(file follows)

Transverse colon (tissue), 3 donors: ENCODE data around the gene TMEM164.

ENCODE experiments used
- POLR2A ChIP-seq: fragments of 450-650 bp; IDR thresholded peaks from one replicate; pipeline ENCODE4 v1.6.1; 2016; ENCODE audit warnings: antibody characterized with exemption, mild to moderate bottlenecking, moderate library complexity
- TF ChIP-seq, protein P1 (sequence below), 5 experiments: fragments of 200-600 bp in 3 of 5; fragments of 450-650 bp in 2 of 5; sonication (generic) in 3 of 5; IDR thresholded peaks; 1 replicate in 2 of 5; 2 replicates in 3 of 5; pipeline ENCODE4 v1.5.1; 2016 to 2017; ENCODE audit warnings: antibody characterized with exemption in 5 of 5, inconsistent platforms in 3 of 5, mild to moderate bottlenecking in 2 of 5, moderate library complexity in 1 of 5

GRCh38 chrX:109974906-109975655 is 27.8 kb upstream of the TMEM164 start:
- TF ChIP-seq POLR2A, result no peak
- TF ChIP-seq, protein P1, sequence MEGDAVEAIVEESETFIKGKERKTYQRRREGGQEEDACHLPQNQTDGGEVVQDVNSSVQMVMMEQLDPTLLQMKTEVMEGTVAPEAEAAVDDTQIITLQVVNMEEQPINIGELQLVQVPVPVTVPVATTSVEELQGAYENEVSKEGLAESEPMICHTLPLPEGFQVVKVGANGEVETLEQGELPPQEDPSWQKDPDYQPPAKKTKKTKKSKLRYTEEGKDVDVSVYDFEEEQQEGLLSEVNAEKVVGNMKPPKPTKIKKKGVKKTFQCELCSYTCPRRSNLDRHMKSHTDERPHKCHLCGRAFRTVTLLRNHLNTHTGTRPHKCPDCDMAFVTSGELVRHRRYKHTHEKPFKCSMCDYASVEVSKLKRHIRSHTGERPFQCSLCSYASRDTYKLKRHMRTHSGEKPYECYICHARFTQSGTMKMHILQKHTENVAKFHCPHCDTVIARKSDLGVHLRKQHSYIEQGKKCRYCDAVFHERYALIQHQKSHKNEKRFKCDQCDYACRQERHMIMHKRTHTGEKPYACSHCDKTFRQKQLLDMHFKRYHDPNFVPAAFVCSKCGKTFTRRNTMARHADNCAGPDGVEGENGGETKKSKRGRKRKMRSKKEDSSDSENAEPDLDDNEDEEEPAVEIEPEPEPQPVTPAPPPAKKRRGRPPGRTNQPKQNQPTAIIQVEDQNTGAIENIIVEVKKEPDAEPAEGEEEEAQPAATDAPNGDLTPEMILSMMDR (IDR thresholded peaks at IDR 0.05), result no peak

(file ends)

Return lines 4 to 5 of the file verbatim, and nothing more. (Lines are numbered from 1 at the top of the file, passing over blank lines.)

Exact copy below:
- TF ChIP-seq, protein P1 (sequence below), 5 experiments: fragments of 200-600 bp in 3 of 5; fragments of 450-650 bp in 2 of 5; sonication (generic) in 3 of 5; IDR thresholded peaks; 1 replicate in 2 of 5; 2 replicates in 3 of 5; pipeline ENCODE4 v1.5.1; 2016 to 2017; ENCODE audit warnings: antibody characterized with exemption in 5 of 5, inconsistent platforms in 3 of 5, mild to moderate bottlenecking in 2 of 5, moderate library complexity in 1 of 5

GRCh38 chrX:109974906-109975655 is 27.8 kb upstream of the TMEM164 start: